Why I Do Yoga
OK, so please don't judge me too harshly when I admit that I had no idea (until a week ago) that the place you went to practice yoga was called a Shala. Even after about a year of semi-devout practice (that amounts to about 3 times a week for me), I feel like I should know this — and so much more about yoga — but I don't.
I just recently learned this word when I switched yoga studios (Shalas? I'm not quite there yet ... )
But that's not really what this story is about.
What I really want to talk to you about is how I arrived, not just at the studio I'm at now, but how I got to this moment, both physically and mentally.
This past Saturday, my new Shala's owner and main instructor asked the group to take on a journaling project. Her instructions were to grab a notebook, flip to a blank page and write a red dot.
Label it: "I am here." Then, write down how you got here.
Here = Your mat. Your practice. Today. Your state of mind. Your self, as you exist, in the present.
Ummm, ok, no pressure.
The short answer for how I got here is, I was looking for a workout just as rigorous as the heated sessions I'm used to, but without the, well ... heat. So I switched from a heated Vinyasa studio to a traditional Ashtanga studio. I need the mental and physical rigor of a challenging class because, as I discovered in my 20s, if I'm going to exercise, I want as much intensity as possible.
The longer answer is, there's this toxic story I've told myself practically my whole life, and it has gotten in the way of my ability to see myself as physically powerful, graceful and strong.
The story has many variations, but it meanders around the same theme.
It goes something like this: "You are not an athlete."
Other popular variations include:
"You are not fast enough."
"You are not good at _______ [dribbling | passing | kicking | batting | shooting]."
"Team sports just aren't your thing."
The issue with this vein of dialogue, of course, is that it was so myopic. For the first 22 years of my existence, I equated adept physical movement — capital-A Athleticism — with sports.
It wasn't until I got into running that I realized I didn't have to be a track goddess or a soccer stud-ette to be an athlete. I just had to put one foot in front of the other until something deep inside (the universe, my inner voice, my shaking quads or quaking lungs — or maybe just the last song on my playlist) signaled to me that I was done.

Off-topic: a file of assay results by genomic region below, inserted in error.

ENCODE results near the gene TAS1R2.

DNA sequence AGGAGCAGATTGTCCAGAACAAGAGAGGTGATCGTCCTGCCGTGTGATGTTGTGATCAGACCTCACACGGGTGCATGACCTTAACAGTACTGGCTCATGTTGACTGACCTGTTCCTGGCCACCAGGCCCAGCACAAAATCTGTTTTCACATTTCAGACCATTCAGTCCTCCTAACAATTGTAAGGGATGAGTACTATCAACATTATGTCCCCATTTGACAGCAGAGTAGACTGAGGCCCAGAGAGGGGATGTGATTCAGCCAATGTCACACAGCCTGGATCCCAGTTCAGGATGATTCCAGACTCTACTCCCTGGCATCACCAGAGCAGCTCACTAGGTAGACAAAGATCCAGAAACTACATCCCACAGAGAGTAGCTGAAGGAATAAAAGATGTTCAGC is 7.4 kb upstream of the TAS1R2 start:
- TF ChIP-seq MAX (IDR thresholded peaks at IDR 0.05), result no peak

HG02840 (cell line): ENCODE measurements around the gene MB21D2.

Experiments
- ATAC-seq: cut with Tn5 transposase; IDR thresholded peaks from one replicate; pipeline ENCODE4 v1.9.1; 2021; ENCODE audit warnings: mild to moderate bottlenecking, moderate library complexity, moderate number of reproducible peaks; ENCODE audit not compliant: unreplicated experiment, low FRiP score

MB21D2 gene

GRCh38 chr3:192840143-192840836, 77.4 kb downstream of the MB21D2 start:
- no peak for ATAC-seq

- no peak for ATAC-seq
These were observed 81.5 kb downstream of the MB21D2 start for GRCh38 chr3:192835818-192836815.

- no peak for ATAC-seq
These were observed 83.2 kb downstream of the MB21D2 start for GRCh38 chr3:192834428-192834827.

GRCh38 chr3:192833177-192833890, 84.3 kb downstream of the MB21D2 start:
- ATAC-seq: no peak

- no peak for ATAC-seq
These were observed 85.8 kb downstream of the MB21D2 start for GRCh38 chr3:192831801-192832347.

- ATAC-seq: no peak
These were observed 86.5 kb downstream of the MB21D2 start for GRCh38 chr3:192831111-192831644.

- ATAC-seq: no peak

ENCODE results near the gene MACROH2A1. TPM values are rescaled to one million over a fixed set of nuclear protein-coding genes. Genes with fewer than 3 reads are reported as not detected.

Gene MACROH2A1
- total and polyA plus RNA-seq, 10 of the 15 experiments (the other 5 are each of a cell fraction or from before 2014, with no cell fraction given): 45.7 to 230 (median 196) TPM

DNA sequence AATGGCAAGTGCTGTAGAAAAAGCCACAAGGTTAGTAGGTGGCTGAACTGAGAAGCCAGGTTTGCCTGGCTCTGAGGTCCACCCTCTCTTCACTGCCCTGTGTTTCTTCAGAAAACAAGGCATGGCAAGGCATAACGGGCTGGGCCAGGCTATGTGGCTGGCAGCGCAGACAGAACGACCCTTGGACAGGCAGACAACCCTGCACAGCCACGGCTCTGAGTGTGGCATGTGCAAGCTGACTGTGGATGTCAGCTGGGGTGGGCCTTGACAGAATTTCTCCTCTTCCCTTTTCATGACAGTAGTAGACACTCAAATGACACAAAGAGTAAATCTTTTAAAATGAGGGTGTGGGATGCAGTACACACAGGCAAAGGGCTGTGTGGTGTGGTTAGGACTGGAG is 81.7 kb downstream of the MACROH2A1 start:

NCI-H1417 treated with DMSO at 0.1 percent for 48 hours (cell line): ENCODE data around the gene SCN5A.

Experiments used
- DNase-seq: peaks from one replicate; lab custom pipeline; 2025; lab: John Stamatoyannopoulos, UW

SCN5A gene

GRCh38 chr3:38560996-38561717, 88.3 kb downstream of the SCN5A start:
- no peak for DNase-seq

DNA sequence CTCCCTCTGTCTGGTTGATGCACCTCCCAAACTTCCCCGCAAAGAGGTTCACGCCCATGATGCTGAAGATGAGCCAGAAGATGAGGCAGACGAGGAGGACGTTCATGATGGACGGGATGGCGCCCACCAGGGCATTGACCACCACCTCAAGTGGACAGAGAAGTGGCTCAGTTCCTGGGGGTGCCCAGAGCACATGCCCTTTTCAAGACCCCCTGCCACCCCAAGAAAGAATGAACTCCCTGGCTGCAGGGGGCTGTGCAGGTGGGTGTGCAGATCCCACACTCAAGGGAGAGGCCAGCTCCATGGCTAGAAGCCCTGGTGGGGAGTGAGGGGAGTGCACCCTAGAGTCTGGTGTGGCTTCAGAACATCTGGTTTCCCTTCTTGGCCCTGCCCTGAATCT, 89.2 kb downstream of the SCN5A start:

Eight years, three marathons and a smattering of half marathons and 5ks later, I'd finally become acquainted with my inner Ms. "A." I came to realize, with tremendous relief, that she was nothing more than the deepest, most primordial part of me — the part that wanted to move.
But here's the funny thing about moving: As we get older, the moves often change. I reached a point about a year ago where running and the occasional weight-lifting session just didn't do it for me anymore. It stopped being fulfilling or fun. And that's the other thing about being an athlete — a mover— no one tells you: It's ok to move on.
So, seeking the intensity of running but wanting something more, I rediscovered yoga. I'd always used Iyangar yoga as a cross-training break during race training. This time, however, I decided to try leaving everything I had, not on the pavement, but on the mat.
And whoa, buddy, what a difference.
In making Yoga my primary type of exercise, I began to rediscover not only the physical, but the mental benefits of the practice. I was no longer using yoga as a way to unwind my muscles and joints after a particularly hard training week. Now, I was using it to unwind my mind.
I've found that when I practice with enough intensity and really focus on my breath (it's not just lip service, friends: It's a thing) my mind goes to a completely different place. When I'm balancing, standing on my head or trying an especially difficult twist, there's simply nothing else to think about.
Stay. Breathe. Focus. Hold tight to your core, your self, your essence. Let go of the things that no longer serve you.
I'll never be able to release the mental and physical challenges of the week with bicep curls. But put me on that mat, and I am, as they say, transformed, if only for a moment. And now, as a still relatively new mother and a wife of ten years, as a person managing a career, a caretaker of two dogs, a homeowner, etc., I am someone who needs to release all manner of stress on the regular.
Simply put, to live is incredible. But I still need me some yoga to soften the inevitable harsh edges of this incredible life just a bit.
Combined with a relatively good sleep schedule, some prioritization of self care and a general commitment to being more honest with myself (and less tough, too) yoga helps to sustain, fortify, and maintain this body and mind I have been given.
This is why I am here.